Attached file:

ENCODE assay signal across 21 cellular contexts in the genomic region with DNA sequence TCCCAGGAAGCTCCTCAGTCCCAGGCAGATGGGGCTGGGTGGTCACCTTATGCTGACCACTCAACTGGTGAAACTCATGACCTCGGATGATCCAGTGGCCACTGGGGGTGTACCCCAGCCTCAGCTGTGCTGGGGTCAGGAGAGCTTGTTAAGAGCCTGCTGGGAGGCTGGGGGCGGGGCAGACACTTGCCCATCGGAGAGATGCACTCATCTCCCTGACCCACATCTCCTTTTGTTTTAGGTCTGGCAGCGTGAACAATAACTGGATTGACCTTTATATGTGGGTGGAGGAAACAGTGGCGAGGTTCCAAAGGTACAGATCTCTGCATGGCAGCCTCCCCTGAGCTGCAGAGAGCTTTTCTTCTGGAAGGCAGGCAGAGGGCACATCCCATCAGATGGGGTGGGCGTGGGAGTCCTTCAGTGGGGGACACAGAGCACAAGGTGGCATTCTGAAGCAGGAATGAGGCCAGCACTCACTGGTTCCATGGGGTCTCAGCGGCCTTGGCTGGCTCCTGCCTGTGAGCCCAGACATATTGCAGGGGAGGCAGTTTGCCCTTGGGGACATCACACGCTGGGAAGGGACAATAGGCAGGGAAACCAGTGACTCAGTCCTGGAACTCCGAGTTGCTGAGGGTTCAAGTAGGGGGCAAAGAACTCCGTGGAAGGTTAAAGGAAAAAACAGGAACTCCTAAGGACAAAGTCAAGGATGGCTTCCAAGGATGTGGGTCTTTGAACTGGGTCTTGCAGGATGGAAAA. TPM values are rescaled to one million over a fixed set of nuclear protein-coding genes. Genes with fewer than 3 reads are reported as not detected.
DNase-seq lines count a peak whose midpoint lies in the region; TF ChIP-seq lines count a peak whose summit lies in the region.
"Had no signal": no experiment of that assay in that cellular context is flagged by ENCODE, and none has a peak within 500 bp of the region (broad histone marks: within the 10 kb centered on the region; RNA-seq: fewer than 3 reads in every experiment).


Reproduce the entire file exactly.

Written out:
ENCODE assay signal across 21 cellular contexts in the genomic region with DNA sequence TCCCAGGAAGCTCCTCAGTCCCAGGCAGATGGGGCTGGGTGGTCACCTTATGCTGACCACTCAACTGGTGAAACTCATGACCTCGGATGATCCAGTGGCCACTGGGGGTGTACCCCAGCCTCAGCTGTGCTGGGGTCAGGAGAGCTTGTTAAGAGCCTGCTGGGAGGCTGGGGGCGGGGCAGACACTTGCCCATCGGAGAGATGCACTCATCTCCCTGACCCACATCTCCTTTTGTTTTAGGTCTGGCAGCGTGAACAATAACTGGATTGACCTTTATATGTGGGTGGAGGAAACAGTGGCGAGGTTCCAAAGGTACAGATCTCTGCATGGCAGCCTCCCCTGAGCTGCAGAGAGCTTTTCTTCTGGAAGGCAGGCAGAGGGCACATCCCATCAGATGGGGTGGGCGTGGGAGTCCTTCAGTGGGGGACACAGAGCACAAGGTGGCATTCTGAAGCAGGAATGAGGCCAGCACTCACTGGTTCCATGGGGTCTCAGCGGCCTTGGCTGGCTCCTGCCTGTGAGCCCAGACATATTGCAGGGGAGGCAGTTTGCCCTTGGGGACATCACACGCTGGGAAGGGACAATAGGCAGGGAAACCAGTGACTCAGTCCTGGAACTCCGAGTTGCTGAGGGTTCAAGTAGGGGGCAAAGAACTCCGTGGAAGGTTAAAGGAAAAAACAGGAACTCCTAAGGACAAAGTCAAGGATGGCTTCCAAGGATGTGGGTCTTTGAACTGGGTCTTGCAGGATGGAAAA. TPM values are rescaled to one million over a fixed set of nuclear protein-coding genes. Genes with fewer than 3 reads are reported as not detected.
DNase-seq lines count a peak whose midpoint lies in the region; TF ChIP-seq lines count a peak whose summit lies in the region.
"Had no signal": no experiment of that assay in that cellular context is flagged by ENCODE, and none has a peak within 500 bp of the region (broad histone marks: within the 10 kb centered on the region; RNA-seq: fewer than 3 reads in every experiment).